What Makes a Memory Memorable?

I have always had a thing about memories, even when I was little. I filed certain moments away that I can recall with perfect clarity, like a mental string around my finger- er, brain. So what is that makes a moment special enough to be a prominent memory?

In our adolescent years I think it’s easier to know why we remember what we do because it’s attached to a strong emotion of some sort. Of course I remember valentines day in sixth grade, my friends sent my crush a flower some club was selling for a fundraiser, why do I remember that? Mortification! But what about those moments when we’re really young? Think really hard about your earliest memory. What makes it important?

I have a lot of early memories at three and up, but I have a few that I could not have been older than 18 months. I remember my brother -14 months younger than me- in his infancy, but I think that might be because I went from only child to oldest…I mean I wasn’t resentful, buuuut, I wasn’t not resentful either. I remember a dream I had when I was about two, I dreamt there was a trashcan full of brand new toothbrushes in the bathroom, and I specifically remember telling my mom about it, so that’s a confirmed memory. I remember her taking a picture of me with a bonnet on around two years old, too. Nothing special but I remember it. I remember the little neighbor girls dumping sawdust in my little plastic pool, and them telling me to get in and play; They put a glass in it and stomped it…I also remember the stitches AND the pain. It’s a lie, I tell you,  when they say you can’t really recall pain.

There was one particular memory that I have that was a moment of no consequence, but I wanted to remember that moment. I was standing between a couch and a chair, and watching my younger brother play with the twins who were in walkers, I was almost five. I thought to myself, “I hope I remembered this moment when I’m old.” I remember thinking those exact words because there were so many things I would forget, but I wanted to remember that moment. I do. Looking back, those were deep thoughts for a kid.

A few years ago my husband nearly cut off his thumb and the emergency room doctor was just keeping a conversation between us to distract him while he was trying to get a bleeder under control, and he was talking about when he was a little boy and had to get stitches, and that was his first memory. My husband told him he didn’t really remember anything before he was four or so years old. I said that seemed odd, I could remember watching my little brother getting rocked as I played in the floor and I wasn’t yet two. The doctor said that THAT was odd, that most people don’t remember anything that young.

Since I have had kids, I have wondered from time to time what they will remember, and why they will remember it. I remember so much, and I am thankful that my memories aren’t steeped in trauma. There are a couple of things that I remember that I didn’t understand until I was older, like my dad bringing home the biggest tomato plant I ever saw- with no tomatoes. Of course I investigated, and my mom promptly snatched me up and yelled at my dad to get it out, then proceeded to scrub my hands with water so hot I still feel it. That “tomato” plant…my cousin let the cat out of the bag on that one when I was about seven, I still chuckle at that memory.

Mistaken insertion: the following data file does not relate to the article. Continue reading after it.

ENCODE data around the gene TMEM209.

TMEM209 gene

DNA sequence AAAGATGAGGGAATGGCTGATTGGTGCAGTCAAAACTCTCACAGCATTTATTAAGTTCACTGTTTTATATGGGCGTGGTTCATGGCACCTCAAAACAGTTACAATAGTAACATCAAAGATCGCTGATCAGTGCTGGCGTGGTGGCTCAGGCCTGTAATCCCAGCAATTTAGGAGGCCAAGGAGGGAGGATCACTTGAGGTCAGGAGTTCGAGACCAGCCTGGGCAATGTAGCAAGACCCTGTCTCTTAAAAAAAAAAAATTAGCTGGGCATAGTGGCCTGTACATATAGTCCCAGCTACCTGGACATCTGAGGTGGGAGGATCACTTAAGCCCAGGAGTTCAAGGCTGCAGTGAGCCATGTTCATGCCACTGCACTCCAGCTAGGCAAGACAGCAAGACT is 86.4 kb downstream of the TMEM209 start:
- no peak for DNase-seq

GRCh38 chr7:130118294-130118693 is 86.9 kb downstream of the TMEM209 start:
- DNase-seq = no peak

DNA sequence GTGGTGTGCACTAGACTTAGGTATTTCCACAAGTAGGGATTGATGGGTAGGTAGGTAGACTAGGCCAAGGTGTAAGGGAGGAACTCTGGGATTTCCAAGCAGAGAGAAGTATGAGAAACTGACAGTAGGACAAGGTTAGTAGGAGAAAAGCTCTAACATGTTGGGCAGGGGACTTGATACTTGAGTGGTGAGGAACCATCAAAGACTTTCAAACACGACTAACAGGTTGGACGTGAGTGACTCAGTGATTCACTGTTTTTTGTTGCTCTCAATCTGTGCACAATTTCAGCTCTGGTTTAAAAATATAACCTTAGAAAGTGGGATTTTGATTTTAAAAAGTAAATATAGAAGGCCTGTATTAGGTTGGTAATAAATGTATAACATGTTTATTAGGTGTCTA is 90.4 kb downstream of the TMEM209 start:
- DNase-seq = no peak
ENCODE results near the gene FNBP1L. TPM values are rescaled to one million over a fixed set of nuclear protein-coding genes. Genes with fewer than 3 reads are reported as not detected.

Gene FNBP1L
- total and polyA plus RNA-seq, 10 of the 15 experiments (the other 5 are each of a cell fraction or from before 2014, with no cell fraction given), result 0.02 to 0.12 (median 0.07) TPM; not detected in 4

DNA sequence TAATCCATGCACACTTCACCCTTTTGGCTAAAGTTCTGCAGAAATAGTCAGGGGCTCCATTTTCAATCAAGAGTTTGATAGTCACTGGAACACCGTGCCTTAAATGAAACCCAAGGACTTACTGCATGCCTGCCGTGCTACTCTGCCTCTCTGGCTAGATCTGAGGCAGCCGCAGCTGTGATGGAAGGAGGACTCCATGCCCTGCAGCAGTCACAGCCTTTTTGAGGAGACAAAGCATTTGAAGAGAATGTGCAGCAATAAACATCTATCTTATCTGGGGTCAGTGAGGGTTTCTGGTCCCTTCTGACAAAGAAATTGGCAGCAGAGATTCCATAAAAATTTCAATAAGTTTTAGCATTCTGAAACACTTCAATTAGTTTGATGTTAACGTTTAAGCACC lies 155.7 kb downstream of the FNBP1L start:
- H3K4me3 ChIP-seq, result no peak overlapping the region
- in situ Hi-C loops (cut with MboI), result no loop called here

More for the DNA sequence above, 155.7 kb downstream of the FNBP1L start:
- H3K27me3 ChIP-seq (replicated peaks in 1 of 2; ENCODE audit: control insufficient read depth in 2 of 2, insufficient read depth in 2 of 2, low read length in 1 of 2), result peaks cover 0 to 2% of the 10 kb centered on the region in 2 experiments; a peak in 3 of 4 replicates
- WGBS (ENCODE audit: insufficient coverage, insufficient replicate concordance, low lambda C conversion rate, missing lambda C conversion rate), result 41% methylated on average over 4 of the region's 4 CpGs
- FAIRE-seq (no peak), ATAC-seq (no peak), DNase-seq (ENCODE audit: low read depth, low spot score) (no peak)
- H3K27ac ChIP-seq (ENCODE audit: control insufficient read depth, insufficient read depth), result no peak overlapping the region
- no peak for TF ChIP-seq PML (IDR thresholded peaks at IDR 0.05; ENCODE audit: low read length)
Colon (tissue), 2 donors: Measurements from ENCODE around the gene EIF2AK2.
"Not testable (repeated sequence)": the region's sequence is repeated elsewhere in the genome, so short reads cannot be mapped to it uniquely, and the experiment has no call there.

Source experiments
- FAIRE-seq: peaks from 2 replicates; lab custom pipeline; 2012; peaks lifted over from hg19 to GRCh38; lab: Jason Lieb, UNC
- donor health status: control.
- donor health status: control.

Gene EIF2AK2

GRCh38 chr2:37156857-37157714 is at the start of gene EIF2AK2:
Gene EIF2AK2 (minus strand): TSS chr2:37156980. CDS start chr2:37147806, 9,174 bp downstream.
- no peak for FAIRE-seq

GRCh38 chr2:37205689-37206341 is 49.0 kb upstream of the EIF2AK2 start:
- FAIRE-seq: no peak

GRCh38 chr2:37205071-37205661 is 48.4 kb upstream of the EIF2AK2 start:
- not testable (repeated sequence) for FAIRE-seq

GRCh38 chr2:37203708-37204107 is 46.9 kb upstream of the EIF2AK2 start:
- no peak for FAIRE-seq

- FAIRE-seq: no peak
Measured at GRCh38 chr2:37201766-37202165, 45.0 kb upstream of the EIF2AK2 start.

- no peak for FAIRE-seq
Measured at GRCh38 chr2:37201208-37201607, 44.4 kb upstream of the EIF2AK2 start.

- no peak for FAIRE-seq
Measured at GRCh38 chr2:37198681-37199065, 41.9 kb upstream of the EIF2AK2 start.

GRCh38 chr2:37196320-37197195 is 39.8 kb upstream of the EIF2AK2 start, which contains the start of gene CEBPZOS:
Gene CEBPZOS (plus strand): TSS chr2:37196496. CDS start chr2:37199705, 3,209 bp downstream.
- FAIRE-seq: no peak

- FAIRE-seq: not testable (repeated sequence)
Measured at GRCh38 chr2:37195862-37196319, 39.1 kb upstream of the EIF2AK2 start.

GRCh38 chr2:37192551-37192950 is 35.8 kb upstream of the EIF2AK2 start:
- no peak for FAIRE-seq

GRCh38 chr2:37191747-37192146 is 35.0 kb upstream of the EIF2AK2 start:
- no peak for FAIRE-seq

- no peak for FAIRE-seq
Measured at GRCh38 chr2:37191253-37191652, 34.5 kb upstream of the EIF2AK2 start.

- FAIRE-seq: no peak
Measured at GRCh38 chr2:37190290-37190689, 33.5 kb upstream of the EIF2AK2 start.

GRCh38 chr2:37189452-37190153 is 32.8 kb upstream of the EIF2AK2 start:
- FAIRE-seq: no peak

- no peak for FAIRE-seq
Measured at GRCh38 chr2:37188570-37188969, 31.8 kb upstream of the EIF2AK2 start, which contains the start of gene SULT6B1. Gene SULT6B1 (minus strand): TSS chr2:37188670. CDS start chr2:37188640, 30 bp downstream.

All in all, I had good memories. I want my kids to have those memories, too. I want my daughter to remember standing on the toilet lid and me “doing” her makeup while I do my own. I want my son to remember how tight I held him the day he came to the hospital to meet his first baby sister. I want them to think back on being little and have memories that make them smile for no real reason other than they were content. I asked my son, who is eight, what he could remember from being really little and he surprised me. He told me about walking down the road at our old place and looking at the cows, I was pregnant with sissy. He was around three, and I asked him why he remembers that and he said because it was nice, “you took a picture of me, mom, remember because you made me throw down my stick.” Yes, I remember, my boy. My four-year old daughter is a whole other story, she said “Ummmmmm, I remember you got cupcakes the other day!”

When I am doing homework and my son is trying to show me his drawing, or I am trying to calm a screaming baby and my daughter is telling me nonsensical knock-knock jokes I try so hard to give them the attention they need, and sometimes I just don’t. I fall short, because I am human, and I hope that those aren’t the moments their little minds hang on to.

Every moment has the potential to be a snapshot in the mind of our little ones, something that they will revisit and retell to their little ones after we are gone. I have stories from my mom, from her mom, from hers that all stem from a memory that has been passed from generation to generation. In that way we are immortal, so the next time the kids are driving you crazy, or you’re so busy you can’t see straight, remember that it might be the moment your child captures in their memory. Will they remember that you stopped for just a second, and laughed with them? Will they remember they tried so hard to show you something and you didn’t have the time? Maybe that moment will slip through the cracks of their mind, like so many do.

What is your first memory? These kinds of things fascinate me, because I have such great long-term recall, but there are times I’m looking for my phone while it’s in my hand. Life is what you make it, so make every moment count, you never know which one will be the one your kids will carry with them all of their life.